In recent days, more and more media reports have been reporting that the Fremantle Highway, loaded with almost 4,000 new cars, did not cause a fire at the end of July this year.
A fire that broke out on a car transporter off the coast of the Netherlands in the last week of July caused more than half a billion euros in damage, killing one crew member and injuring several others. It has now been determined that the ship was carrying a total of 3,784 new vehicles en route from the German port of Bremen to Egypt.
The 12 floors of the transporter housed products from BMW, Mini, Rolls-Royce, BMW Motorrad, Mercedes, Aston Martin, Bentley, Porsche, Lamborghini, Audi, Seat and Škoda, as well as about 500 electric vehicles, including the extremely expensive Porsche Taycan.
Initially, the suspicion of the cause of the fire fell directly on electric vehicles, but now it turns out that it will have to be looked for elsewhere. The latest news about the ship’s crash shows that the fire was located on the upper floors, the eighth floor, where there were no electric vehicles, was most affected – they were on the four lower floors of the hold and all 500 are in relatively good condition. Thus, the initially widespread version that the electric car became the cause of the fire is refuted.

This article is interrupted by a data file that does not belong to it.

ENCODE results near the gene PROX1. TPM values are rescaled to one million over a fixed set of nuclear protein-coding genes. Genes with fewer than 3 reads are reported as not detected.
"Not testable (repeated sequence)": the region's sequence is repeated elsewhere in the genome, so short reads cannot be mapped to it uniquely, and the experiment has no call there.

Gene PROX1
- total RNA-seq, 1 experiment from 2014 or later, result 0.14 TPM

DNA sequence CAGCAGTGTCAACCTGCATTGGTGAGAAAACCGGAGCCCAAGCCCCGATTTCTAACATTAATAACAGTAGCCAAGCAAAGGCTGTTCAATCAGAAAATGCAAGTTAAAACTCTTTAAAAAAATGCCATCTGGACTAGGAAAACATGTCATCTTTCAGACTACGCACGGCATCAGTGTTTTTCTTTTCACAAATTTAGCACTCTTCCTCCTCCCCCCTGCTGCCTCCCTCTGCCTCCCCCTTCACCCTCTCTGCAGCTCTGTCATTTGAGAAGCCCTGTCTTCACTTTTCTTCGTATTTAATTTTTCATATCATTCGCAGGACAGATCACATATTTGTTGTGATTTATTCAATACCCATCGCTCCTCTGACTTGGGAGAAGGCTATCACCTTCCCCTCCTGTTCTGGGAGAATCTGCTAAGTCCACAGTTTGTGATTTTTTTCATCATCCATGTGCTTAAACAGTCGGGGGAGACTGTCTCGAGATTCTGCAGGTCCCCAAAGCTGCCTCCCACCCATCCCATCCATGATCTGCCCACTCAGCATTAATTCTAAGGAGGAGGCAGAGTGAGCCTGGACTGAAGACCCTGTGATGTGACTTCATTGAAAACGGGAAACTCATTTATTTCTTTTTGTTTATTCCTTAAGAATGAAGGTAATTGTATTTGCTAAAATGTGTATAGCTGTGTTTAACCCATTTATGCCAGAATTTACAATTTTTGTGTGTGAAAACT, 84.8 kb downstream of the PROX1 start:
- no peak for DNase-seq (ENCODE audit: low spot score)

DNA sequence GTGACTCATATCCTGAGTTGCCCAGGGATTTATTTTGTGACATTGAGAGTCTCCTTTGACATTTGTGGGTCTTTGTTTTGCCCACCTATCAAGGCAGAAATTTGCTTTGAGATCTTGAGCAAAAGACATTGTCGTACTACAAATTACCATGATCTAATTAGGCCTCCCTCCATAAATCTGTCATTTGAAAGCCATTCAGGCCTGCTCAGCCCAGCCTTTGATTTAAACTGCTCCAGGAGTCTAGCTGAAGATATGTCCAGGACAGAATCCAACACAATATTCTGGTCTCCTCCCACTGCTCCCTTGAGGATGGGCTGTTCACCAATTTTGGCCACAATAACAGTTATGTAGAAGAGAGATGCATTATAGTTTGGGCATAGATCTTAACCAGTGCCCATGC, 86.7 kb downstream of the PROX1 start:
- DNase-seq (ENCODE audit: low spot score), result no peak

Dutch media reports that the unloading of the burned ship’s cargo will continue for several more weeks, while experts are trying to assess the overall damage and determine whether it is still worth repairing the Fremantle Highway.
It is known that the ship was seriously damaged, so it will depend on the assessment of specialists whether it will be taken to one of the shipyards for repairs or towed to Asia, where it will be finally disassembled at the ship graveyard.
There is no doubt about the cargo – all cars will be written off, despite the fact that some of them are practically not damaged.
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